One month in…

Wednesday, Jun. 29, 2011 – 1:33 p.m.

2011-06-29 1:33

So the roses in pots for the wedding project have been in place for about 6 weeks. Most of them are doing pretty well. I have been deadheading and picking off bad leaves just about every morning and it takes me about 10 minutes to do. Two of the bushes (the Brandy and Full Sail) have not been doing as well as I would like and I noticed that on a couple of the bushes, the new growth has been pale. In addition, some of the older leaves have been light green with darker green veins. I also noticed some webs between leaves, speckling of leaves, and the usual… black spot. Of course, we also have the June menace: Japanese beetles.

Time for an intervension

I had gotten some Bayer Advanced All-in-One granules on about a week after planting. I thought that would protect against black spot but I guess I was wrong *sigh*. The granules were convenient at that point because I had not put any much on and could just move the micro-soaker hose that I put in each pot out of the way. Now that I have pine bark mulch over the hoses, it is not so convenient.

In any case, I also looked to address some of the other issues. According to my books, the paleness in the laves could be either iron deficiency or nitrogen. For the former, I got some Ironite and applied it on Jun 24; for the latter, I applied a dose of MiracleGrow for Roses (soluble plant food).

The Beetles

For the J.B.s I got some Bayer Advanced Rose & Flower Insect Killer which has Imidacloprid and is very effective against the buggers. To be truthful, I have only seen about a half dozen of the things so maybe it’s not too back of a year this year. The same stuff should also do a job on any aphids, white fly, spider mites and thrips (though I am a little skeptical about the thrips).

The Black Spot

Picking the bad leaves off will only do so much so it was time to implement the spray program for black spot. On Sunday June 26, they got a dose of Mancozeb (contact fungicide) and funginex (systemic fungicide). Since I was spraying anyway, I also added some insecticidal soap for the spider mites et. al. On June 27, it was a dose of the Bayer Advanced All-in-One Rose & Flower Care, this time in the mix up the liquid form. Hmmm… Hard to say, which is more trouble. Moving th much and re-arranging the irrigation hoses in each pot or mixing up the stuff and pouring it on the base of the bushes. Have to think about that…. I also seem to have several of the bottles of liquid from past years. I should probably just mix it up in a big batch and put it on the big roses beds. *SIGH* we are not even going to go there about how the main rose beds are doing…. * shudder *.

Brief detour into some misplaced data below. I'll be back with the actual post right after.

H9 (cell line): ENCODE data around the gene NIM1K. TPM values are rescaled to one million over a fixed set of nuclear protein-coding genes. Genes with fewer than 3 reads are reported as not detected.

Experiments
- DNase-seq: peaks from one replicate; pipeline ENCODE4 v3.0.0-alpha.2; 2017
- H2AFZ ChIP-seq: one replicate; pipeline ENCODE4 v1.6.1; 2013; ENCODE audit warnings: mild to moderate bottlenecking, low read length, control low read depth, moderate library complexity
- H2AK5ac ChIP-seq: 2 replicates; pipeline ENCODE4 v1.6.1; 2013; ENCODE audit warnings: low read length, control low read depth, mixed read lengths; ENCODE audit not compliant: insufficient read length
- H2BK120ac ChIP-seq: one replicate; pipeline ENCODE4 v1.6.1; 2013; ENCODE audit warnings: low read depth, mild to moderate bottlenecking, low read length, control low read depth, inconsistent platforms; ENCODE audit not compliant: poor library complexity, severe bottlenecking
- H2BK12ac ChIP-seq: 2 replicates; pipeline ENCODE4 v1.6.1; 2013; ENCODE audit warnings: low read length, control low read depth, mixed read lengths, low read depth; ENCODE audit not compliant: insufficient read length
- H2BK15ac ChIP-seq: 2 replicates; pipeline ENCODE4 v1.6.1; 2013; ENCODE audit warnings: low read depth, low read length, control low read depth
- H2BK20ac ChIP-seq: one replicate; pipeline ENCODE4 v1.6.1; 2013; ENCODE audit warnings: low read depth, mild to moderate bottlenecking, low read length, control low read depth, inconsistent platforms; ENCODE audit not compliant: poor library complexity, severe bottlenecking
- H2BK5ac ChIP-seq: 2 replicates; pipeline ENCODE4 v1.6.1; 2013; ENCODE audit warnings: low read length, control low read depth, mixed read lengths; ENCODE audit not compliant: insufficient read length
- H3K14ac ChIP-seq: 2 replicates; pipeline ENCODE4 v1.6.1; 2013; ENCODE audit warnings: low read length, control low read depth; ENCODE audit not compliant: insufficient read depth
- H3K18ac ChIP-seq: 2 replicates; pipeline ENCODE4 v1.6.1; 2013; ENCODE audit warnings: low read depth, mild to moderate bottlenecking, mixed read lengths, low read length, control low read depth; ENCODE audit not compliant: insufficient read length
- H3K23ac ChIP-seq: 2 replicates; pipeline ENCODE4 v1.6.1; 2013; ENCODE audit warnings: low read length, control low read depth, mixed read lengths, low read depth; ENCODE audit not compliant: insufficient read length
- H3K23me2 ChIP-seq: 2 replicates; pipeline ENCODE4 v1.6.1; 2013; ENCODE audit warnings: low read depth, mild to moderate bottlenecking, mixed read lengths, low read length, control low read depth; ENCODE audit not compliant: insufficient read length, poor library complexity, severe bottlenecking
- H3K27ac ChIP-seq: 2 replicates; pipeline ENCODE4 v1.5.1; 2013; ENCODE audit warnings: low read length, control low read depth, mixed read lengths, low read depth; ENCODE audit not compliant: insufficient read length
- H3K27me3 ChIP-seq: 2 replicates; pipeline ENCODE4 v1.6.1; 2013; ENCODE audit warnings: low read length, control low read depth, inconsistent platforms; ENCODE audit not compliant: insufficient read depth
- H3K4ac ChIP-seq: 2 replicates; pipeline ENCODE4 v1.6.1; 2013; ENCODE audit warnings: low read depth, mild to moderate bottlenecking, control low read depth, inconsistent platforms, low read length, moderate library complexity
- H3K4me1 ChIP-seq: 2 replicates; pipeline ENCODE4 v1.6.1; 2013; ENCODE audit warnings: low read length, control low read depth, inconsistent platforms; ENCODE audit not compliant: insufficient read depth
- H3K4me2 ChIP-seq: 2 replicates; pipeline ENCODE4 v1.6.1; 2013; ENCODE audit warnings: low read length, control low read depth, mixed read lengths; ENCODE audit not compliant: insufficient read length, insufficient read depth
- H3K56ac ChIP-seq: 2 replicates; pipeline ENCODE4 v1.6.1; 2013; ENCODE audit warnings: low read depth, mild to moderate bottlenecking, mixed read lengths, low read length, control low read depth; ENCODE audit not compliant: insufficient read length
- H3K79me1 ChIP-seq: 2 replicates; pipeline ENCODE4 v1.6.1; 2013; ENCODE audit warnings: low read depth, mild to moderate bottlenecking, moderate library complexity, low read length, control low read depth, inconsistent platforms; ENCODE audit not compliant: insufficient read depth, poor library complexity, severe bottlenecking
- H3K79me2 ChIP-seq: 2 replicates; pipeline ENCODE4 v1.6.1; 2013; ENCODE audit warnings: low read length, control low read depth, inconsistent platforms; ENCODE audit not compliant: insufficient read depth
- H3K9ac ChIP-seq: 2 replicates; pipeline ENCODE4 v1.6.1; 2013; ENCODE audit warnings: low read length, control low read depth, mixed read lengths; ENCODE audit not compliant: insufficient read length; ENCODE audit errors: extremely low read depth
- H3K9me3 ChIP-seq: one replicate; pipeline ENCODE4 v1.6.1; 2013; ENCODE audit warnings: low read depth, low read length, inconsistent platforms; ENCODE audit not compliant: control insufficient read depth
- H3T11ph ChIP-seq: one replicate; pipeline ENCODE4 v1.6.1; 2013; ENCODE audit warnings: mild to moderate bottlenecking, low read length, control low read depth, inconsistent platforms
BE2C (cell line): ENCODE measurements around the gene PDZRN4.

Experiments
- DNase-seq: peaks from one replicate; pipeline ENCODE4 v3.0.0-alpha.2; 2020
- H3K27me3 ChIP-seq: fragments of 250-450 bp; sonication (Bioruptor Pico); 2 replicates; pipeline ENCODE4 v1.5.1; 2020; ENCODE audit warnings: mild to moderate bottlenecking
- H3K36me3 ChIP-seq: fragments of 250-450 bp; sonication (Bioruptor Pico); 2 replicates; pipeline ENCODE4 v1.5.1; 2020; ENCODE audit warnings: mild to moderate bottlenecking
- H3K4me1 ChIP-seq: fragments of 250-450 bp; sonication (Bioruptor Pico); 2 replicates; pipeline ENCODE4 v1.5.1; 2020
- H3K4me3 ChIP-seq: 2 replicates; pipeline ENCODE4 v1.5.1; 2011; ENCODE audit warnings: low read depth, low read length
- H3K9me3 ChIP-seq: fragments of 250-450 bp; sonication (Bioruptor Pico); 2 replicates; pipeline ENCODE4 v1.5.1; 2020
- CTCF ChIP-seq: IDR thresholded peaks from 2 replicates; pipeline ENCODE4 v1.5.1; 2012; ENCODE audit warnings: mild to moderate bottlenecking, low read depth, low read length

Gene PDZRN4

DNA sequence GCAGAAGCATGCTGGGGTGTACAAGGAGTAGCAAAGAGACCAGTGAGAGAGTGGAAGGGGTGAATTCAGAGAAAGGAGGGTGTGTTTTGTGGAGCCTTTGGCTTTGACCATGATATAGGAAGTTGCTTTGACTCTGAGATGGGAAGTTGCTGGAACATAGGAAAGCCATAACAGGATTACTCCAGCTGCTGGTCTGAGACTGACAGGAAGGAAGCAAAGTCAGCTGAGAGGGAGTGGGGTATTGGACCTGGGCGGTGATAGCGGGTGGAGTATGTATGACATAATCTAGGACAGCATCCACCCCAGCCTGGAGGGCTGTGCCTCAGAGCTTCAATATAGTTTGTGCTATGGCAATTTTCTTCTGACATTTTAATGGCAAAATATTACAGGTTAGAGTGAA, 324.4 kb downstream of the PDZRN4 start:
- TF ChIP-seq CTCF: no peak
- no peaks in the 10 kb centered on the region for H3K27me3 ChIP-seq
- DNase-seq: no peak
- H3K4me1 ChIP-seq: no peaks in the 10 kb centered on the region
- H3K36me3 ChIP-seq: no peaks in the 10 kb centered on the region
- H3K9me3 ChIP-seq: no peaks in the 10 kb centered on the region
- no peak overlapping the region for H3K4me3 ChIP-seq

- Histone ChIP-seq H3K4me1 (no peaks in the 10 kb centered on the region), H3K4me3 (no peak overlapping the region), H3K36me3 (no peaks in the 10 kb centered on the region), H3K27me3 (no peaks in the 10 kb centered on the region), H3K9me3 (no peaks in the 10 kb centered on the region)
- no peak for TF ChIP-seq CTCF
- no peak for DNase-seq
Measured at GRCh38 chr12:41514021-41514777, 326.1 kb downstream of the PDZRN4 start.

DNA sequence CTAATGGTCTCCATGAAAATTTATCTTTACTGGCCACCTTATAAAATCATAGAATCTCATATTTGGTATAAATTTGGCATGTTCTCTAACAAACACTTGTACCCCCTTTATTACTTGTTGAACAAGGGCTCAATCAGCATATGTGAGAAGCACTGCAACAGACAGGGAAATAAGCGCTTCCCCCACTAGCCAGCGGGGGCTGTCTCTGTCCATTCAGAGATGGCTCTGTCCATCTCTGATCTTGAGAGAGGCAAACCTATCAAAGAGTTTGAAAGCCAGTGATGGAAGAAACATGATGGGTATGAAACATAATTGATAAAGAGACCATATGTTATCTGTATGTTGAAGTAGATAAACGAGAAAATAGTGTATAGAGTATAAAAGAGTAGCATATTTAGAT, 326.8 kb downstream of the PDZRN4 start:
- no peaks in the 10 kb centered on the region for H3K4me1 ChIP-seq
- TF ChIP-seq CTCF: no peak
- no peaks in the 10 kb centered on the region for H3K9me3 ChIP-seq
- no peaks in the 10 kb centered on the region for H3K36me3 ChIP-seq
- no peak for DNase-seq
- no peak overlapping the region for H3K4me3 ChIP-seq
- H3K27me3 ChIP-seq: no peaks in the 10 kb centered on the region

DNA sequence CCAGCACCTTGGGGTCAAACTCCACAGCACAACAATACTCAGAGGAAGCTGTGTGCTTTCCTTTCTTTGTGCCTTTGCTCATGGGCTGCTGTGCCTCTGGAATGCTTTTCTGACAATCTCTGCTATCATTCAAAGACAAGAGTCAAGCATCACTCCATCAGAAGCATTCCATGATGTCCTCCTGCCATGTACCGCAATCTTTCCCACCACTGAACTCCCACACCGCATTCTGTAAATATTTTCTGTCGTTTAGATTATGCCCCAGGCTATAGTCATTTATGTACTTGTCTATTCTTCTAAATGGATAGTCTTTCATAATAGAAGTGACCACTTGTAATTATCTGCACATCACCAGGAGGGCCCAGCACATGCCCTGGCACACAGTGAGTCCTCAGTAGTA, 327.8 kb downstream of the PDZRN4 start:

Today (June 29) I did the second dose of Mancozeb contact fungicide. I realized that I also need to spray the neighbor’s rose bush since unless I address the blackspot there, it will keep infecting my bushes. Fortunately a gallon of mix does all the rose project bushes, the neighbor’s bush, the other roses in pots by the kitchen door, and there is still stuff left to do a number of the roses in the main garden (Europeana, Glowing Peace, DisneyLand, Iceberg, etc).

Employ, successor to Messenger

So one of the other thoughts I is to spray with Messenger, which contains the harpin protein. This chemical is a signal to the plant that it is “under attack” so it induces the plant to “fight back”. Since the plant is not actually being damaged, the plant grows bigger and stronger. I guess you would call it a steriod for plants. Anyway, several years ago I got some Messenger by Eden Bioscience and had pretty good results. In the intervening years, Eden Bioscience has gone out of business so you can’t get Messenger any more. However, another company PHC picked up the patents on the stuff and now markets it as Employ. I got mine from and put a dose in with the mancozeb this morning. Label says apply every 3-4 weeks.

I will need to get some pictures of the what the roses in pots look like now but I think this is enough for now….

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